How Patients Fears Drive Healthcare - Center For Innovation - Mayo

Transform Day 1 :: How A Weight And A Clothes Dryer Represent Healthcare

Post Written By Kelly Dano

Lights, camera, action is what should have been said on the first day of Mayo Clinic’s 2015 Transform conference. In a whirlwind of a day, an inspirational panel of speakers passed in a blur, leaving conference goers pondering a health system governed by patients. It seems like a completely novel concept, doesn’t it? Our society has drifted towards a health system that accepts doctors, government, and insurance companies dictating the care we receive. This year’s conference moderator, John Hockenberry, has an interesting take on this phenomenon and it involves a metaphor including a weight and a clothes dryer.

When a weight (a patient) is placed into a clothes dryer (our healthcare system), the dryer works for a little while, but then breaks. Fundamentally, John Hockenberry was explaining that “something about the patient is causing the health care system to break apart” and that something is the fear of the health care system itself. The fear of costs, insurance, or even speaking with their doctors has led individuals to tolerate their health problems until they have to catch up to put out a fire.

The picture of health care, that John Hockenberry painted, should be revolving around accommodating patients, because after all, there is no health care without the patient. The opening speakers of Transform 2015 illustrated just how important it is for people to drive their own health system. John Costik, a software developer from the University of Rochester, said that he never expected to be speaking to a crowd of healthcare professionals, but that is exactly where he found himself.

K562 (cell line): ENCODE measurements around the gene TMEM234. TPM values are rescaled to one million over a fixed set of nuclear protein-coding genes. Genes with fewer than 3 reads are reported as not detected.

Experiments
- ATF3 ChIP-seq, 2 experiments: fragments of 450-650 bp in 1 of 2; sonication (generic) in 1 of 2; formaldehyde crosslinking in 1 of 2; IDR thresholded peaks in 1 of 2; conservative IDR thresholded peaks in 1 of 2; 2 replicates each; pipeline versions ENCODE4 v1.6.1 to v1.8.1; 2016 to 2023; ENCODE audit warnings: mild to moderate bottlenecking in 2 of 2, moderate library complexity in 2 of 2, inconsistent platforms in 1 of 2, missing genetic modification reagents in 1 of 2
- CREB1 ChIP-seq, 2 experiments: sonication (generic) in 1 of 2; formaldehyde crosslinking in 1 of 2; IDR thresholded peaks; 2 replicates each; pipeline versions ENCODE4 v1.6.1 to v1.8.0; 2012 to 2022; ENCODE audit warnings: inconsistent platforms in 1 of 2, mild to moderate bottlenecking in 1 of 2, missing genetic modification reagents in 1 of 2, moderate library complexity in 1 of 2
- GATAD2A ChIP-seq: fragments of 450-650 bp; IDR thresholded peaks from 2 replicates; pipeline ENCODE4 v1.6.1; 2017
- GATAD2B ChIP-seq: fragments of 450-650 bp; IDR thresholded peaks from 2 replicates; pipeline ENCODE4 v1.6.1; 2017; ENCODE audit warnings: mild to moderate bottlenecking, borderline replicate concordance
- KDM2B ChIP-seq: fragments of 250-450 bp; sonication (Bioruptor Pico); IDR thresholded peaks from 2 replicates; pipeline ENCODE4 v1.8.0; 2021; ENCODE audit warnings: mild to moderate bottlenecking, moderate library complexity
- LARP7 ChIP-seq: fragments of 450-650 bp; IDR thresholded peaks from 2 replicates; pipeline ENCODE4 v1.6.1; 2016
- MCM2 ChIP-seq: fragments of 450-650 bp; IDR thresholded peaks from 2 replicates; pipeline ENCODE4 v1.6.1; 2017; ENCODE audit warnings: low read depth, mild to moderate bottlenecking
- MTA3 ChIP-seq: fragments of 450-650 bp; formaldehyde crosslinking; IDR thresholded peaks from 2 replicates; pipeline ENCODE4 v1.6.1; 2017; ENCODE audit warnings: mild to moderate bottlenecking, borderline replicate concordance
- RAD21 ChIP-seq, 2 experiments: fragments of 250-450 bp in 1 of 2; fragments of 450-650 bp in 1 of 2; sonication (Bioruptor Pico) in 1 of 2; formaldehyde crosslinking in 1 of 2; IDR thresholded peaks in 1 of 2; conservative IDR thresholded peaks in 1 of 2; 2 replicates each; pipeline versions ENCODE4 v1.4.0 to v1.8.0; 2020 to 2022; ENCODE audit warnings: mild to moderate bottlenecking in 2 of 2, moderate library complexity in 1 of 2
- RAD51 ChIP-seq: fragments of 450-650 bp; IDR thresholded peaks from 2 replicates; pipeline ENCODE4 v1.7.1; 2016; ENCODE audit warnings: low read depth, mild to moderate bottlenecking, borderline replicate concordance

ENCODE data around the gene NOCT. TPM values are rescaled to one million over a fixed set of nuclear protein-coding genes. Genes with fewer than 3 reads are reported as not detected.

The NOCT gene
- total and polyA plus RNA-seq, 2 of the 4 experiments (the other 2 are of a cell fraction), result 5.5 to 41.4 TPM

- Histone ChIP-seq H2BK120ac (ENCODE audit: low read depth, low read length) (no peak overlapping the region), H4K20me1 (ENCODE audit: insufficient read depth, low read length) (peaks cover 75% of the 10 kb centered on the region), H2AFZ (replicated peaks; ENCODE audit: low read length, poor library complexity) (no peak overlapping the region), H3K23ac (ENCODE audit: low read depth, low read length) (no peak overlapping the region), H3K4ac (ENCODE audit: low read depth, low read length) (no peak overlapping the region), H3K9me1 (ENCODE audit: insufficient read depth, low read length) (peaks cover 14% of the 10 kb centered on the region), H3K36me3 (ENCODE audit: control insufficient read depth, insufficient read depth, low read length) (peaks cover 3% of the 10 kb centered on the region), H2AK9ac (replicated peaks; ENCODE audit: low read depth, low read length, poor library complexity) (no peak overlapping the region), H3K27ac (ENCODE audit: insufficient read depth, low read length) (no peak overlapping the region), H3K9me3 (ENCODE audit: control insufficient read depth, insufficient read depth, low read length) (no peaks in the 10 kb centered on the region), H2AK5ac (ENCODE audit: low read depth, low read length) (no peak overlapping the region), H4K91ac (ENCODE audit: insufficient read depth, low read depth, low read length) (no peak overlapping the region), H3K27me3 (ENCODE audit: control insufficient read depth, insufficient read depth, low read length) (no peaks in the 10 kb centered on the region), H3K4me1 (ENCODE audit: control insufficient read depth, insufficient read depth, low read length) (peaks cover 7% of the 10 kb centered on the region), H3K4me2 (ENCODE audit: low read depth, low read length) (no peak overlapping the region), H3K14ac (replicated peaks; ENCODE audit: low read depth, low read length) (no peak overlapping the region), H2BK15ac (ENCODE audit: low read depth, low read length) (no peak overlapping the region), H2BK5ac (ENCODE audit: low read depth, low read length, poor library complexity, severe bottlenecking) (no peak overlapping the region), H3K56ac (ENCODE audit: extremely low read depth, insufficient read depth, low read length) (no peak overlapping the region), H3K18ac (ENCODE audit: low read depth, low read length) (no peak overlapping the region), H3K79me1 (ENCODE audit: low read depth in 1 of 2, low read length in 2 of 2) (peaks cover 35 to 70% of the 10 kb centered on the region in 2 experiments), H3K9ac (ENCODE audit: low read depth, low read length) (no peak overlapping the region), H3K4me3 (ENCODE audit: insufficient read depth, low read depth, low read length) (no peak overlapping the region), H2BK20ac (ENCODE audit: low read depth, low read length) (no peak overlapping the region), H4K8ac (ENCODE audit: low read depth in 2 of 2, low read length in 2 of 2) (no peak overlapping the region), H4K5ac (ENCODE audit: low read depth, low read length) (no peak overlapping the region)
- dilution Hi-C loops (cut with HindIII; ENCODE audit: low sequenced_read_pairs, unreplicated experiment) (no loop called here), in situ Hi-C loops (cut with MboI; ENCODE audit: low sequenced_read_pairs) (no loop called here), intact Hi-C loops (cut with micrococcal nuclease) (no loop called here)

Out of necessity, he creating a glucose monitor to aid in the care of his four-year-old son who was diagnosed with Type I Diabetes (a condition in which an individual does not produce insulin). After finding out that glucose monitors looked more like an early 2000’s pager than the latest Iphone, John gained access to the software for his son’s Dexcom G4 glucose monitor and created an open source software called Nightscout.

Nightscout allows caretakers to digitally track glucose levels to predict future glucose levels. His innovation quite possible pushed the glucose monitor market towards a digital future. Without people like John Costik, questioning the development of technology or how to make things simpler, people become resigned to what is not available to them. Of course, not everyone has the resources or knowledge to do what John did, but the future direction in health care could come from simply an idea or an idealistic mind.

Kevin Klein, a charismatic storyteller, took his health into his own hands in a different way. Kevin Klein’s right arm was left paralyzed after a motorcycle accident and after all medical avenues had been pursued, his arm was still left immobile. At some point in his treatment, Kevin had to say no more. He says that instead of thinking he had to get back to normal, he went forward to normal. For providers, it is extremely difficult to stop treating someone.

Most providers may perceive terminating treatment as a person failure if the intended goal of treatment was not met, but sometimes excessive testing and procedures can harm a patient more than treating them—if not physically, mentally. It is okay for patients to refuse care, especially if they view it as unnecessary. Excessive treatment taxes the system as well as patients.

John Costik and Kevin Klein were only two speakers that were not afraid to change the outcome of their health care experiences. The realization that people can take their health care into their own hands can empower many. The more people that can be like John Costik and Kevin Klein can fix the metaphorical system that John Hockenberry proposed

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